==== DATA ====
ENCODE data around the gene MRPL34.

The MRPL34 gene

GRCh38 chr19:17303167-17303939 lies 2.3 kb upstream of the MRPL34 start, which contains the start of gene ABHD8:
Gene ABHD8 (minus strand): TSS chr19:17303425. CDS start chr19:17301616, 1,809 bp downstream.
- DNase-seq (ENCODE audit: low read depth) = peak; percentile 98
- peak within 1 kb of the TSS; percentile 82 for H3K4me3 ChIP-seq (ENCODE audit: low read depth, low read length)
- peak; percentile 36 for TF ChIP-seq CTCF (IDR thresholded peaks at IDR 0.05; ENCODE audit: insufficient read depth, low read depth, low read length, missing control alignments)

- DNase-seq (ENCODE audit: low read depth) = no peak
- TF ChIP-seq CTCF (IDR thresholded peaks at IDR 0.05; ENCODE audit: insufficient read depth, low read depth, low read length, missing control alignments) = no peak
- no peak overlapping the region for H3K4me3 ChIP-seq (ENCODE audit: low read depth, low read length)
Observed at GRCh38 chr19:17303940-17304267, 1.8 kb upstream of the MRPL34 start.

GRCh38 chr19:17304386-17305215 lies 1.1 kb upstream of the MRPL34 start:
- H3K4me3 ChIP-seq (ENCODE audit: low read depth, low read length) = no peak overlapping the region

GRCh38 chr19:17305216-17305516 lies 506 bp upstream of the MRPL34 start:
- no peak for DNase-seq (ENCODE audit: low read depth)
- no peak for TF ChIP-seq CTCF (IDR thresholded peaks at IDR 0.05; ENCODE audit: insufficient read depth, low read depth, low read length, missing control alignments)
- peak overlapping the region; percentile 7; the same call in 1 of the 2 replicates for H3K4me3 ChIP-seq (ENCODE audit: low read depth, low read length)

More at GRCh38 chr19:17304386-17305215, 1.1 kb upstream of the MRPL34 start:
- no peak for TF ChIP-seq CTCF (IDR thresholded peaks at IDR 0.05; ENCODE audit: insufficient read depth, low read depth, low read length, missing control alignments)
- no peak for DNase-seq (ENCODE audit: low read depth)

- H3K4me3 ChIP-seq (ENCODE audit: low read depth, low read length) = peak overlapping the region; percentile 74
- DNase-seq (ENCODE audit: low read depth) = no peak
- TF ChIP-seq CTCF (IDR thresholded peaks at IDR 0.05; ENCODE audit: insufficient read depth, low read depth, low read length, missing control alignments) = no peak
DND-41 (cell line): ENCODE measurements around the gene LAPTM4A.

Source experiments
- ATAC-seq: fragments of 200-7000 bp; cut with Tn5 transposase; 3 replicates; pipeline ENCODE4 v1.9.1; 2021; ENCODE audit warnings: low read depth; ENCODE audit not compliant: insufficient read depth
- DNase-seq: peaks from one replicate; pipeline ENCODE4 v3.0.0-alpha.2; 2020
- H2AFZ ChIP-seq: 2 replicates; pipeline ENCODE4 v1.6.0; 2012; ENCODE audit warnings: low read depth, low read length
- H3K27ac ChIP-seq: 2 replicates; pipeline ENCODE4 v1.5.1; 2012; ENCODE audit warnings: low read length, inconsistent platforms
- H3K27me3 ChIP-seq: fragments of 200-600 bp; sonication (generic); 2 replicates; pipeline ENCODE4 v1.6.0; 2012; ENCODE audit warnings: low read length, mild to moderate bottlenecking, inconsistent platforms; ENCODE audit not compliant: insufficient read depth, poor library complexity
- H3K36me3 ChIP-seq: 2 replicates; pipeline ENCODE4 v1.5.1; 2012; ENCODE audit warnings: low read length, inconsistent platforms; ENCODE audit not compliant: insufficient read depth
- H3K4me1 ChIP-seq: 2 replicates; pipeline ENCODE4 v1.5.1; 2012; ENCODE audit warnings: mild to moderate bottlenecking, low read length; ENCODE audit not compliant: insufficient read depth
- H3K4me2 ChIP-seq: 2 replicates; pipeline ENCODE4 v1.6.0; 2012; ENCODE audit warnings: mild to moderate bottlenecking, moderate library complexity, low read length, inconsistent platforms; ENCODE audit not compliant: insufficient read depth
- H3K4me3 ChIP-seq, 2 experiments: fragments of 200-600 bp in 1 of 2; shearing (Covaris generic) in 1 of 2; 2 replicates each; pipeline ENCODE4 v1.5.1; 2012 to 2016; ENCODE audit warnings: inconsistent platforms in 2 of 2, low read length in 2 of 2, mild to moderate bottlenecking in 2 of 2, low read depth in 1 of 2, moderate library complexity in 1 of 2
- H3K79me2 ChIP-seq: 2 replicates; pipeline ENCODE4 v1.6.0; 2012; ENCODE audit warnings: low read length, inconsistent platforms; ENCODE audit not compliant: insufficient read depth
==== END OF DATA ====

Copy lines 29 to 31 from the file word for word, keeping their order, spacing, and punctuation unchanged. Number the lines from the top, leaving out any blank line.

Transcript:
- H3K27ac ChIP-seq: 2 replicates; pipeline ENCODE4 v1.5.1; 2012; ENCODE audit warnings: low read length, inconsistent platforms
- H3K27me3 ChIP-seq: fragments of 200-600 bp; sonication (generic); 2 replicates; pipeline ENCODE4 v1.6.0; 2012; ENCODE audit warnings: low read length, mild to moderate bottlenecking, inconsistent platforms; ENCODE audit not compliant: insufficient read depth, poor library complexity
- H3K36me3 ChIP-seq: 2 replicates; pipeline ENCODE4 v1.5.1; 2012; ENCODE audit warnings: low read length, inconsistent platforms; ENCODE audit not compliant: insufficient read depth